: Direct cross-strait charter flights on weekends are likely to start in July as scheduled, Cabinet officials said yesterday, adding that tourists from China should also be able to fly directly to Taiwan at the same time.
“We are cautiously optimistic that the proposals will be put into operation in July, as negotiations with [China] are fitting in well with our plans,” Premier Liu Chao-shiuan (劉兆玄) said at a news conference following the weekly Cabinet meeting.
The two proposals, which were high on President Ma Ying-jeou’s (馬英九) agenda during his pre-election campaign, were approved yesterday as Liu’s Cabinet held its first meeting.
Liu said that the government’s preparations for implementing the two proposals were in place, and that doing so on schedule “should not be a problem.”
However, most of the details of the two proposals were not disclosed yesterday, apart from the locations of the eight airports that have been designated to accommodate the weekend cross-strait charter flights and that a maximum of 3,000 Chinese tourists per day would be allowed to travel to Taiwan.
“We are just one step away from completing the negotiations [on the two issues with China],” Minister of Transportation and Communications Mao Chi-kuo (毛治國) told the press conference, adding that details would be announced once the deals have been finalized.
The eight airports are Taiwan Taoyuan International Airport, Kaohsiung International Airport, Taipei Songshan Airport, Chingchuankang Airport in Taichung and the airports in Hualien, Taitung, Kinmen and Penghu.
Mao said negotiations with China on the two issues had not been “disturbed” by Ma’s appointment of Mainland Affairs Council Chairwoman Lai Shin-yuan (賴幸媛), a former lawmaker of the pro-independence Taiwan Solidarity Union, as had been rumored.
Ma had previously promised to open weekend charter flights in July and said that July 4 was chosen because it was the first Friday of the month, but Cabinet officials yesterday sidestepped questions about the exact starting date.
The semi-official Straits Exchange Foundation (SEF), which handles bilateral exchanges in the absence of official contacts, is scheduled to hold a board meeting on Monday to approve chairman-designate Chiang Pin-kung’s (江丙坤) appointment.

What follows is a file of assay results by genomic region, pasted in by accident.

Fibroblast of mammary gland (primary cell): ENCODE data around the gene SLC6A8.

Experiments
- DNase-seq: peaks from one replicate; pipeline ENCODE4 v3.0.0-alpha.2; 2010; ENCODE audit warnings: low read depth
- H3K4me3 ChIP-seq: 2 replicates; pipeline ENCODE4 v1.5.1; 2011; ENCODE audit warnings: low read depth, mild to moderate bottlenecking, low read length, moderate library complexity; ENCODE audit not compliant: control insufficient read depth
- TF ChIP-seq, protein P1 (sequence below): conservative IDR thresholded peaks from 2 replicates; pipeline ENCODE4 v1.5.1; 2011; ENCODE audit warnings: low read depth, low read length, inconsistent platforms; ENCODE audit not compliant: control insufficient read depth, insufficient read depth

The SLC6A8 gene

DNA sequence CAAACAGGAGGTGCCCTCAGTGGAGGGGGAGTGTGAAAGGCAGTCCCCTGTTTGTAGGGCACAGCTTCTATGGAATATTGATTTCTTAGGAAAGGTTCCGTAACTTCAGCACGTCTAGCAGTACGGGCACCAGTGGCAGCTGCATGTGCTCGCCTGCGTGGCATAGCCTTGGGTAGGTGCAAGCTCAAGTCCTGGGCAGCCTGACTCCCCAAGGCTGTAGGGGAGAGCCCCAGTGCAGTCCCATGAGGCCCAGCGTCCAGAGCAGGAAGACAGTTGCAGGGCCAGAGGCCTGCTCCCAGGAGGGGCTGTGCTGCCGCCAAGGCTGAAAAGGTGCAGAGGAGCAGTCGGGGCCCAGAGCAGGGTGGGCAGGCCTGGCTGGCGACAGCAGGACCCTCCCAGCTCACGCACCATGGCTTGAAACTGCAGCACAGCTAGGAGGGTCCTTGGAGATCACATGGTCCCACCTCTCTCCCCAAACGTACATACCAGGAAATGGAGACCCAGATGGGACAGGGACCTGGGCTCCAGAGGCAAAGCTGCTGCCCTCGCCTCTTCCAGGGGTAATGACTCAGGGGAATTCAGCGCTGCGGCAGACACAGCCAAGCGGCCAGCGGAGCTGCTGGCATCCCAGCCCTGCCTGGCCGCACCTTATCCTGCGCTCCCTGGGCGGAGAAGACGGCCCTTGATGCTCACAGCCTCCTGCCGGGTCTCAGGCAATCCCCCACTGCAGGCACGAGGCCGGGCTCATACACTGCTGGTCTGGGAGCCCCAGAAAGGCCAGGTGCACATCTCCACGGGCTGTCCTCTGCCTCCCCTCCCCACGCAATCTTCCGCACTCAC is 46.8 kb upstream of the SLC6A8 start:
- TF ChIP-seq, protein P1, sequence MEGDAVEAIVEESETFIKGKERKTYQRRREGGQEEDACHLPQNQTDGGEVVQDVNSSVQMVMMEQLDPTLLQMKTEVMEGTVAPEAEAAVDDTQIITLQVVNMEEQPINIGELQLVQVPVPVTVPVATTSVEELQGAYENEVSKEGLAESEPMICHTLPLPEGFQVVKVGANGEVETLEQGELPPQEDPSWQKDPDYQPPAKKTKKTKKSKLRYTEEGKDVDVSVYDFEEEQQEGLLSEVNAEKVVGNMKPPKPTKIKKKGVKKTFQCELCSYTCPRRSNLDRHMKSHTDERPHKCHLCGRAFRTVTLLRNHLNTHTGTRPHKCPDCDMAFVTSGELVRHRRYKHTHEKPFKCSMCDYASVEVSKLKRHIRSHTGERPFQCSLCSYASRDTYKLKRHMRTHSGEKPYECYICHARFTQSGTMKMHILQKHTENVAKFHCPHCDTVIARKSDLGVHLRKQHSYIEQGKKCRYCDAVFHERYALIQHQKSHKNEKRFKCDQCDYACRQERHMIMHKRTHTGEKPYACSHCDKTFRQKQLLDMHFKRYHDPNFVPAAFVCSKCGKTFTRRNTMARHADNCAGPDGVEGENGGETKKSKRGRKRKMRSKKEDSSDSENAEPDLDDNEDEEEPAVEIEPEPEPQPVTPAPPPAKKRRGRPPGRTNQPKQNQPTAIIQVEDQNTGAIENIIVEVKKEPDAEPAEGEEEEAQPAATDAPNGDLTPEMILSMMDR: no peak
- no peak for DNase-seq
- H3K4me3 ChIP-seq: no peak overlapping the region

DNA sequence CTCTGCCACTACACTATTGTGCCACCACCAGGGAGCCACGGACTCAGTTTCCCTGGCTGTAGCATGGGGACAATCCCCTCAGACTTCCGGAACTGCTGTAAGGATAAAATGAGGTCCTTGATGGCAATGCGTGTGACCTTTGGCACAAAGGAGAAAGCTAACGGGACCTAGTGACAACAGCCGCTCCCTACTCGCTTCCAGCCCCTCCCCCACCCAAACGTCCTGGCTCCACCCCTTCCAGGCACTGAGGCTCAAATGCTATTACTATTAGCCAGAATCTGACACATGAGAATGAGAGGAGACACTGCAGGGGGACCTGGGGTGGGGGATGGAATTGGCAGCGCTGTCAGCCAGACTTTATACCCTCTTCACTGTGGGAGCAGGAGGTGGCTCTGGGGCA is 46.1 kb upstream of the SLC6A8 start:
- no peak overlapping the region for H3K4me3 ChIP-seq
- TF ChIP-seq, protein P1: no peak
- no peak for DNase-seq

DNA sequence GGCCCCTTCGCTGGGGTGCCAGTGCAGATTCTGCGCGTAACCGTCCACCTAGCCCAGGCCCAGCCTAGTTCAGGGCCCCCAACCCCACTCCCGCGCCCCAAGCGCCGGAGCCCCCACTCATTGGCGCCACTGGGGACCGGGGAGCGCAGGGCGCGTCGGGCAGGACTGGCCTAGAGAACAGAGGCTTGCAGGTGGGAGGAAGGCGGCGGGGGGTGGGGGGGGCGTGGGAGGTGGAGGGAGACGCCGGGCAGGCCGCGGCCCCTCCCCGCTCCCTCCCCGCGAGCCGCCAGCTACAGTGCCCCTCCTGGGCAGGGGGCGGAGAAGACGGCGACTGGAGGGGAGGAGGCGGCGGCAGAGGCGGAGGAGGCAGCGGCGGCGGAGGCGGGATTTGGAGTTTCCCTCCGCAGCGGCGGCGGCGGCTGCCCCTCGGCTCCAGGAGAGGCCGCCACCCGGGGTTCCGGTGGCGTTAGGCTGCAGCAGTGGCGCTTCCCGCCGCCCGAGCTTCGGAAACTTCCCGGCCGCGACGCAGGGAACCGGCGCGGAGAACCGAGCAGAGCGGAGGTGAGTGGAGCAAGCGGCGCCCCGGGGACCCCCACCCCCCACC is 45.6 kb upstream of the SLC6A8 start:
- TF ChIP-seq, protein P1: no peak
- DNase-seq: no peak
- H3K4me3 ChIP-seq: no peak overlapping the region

It is also expected that the SEF’s Chinese counterpart, the Association for Relations Across the Taiwan Strait (ARATS), will name its new head this month to fill the vacancy left following the death of Wang Daohan (汪道涵) in late 2005.
Given the suspension of SEF-ARATS talks, which began when former president Lee Teng-hui (李登輝) described the cross-strait situation as “special state-to-state relations” in 1999, negotiations on cross-strait issues were dealt with by civic groups commissioned by officials on both sides.
This negotiation mechanism was created as an expedient in 2003 by the former Democratic Progressive Party (DPP) government.
The Airfreight Forwarder’s Association of Taipei had been commissioned to talk to China about regular passenger and cargo charter flight issues since January 2005 and the Travel Agent Association was entrusted with tourism issues in August that year, but the DPP government had been unable to finalize the deals before it stepped down on Tuesday.
Liu said that the SEF, under supervision of the Mainland Affairs Council, would resume negotiations with the ARATS once their new leaders have been installed.
“The Mainland Affairs Council will authorize the SEF to talk to [China] immediately after Chiang starts work,” Lai said when questioned by reporters after the media conference.
Meanwhile, the military said it hoped that Taoyuan and Kaohsiung airports would be the first to be opened to direct flights, and that Hualien and Taitung airports should be last.
“We have military facilities and deployments in Hualien and Taitung that should remain classified. We need more time to relocate them,” Air Force Chief of General Staff Lieutenant-General Wu Chien-hsing (吳健行) told the legislature’s Diplomacy and National Defense Committee yesterday morning.
Vice Minister of National Defense Lin Chen-yi (林鎮夷) told lawmakers that the military had recommended careful re-evaluation of the plans to open the other six airports.
“China is still considered our main enemy, so we will not relax any security measures even if direct flights are allowed,” Lin said. “As a result we will also station more rapid-reaction troops at the eight airports.”
Wu said the military would request that the Civil Aeronautics Administration (CAA) not allow charter flights to use regular domestic routes for safety reasons.
The Air Force said that it would require daily updated flight information about the charter flights from the CAA so that anti-aircraft batteries would be able to distinguish between potential enemy planes and regular civilian flights.
ADDITIONAL REPORTING BY JIMMY CHUANG
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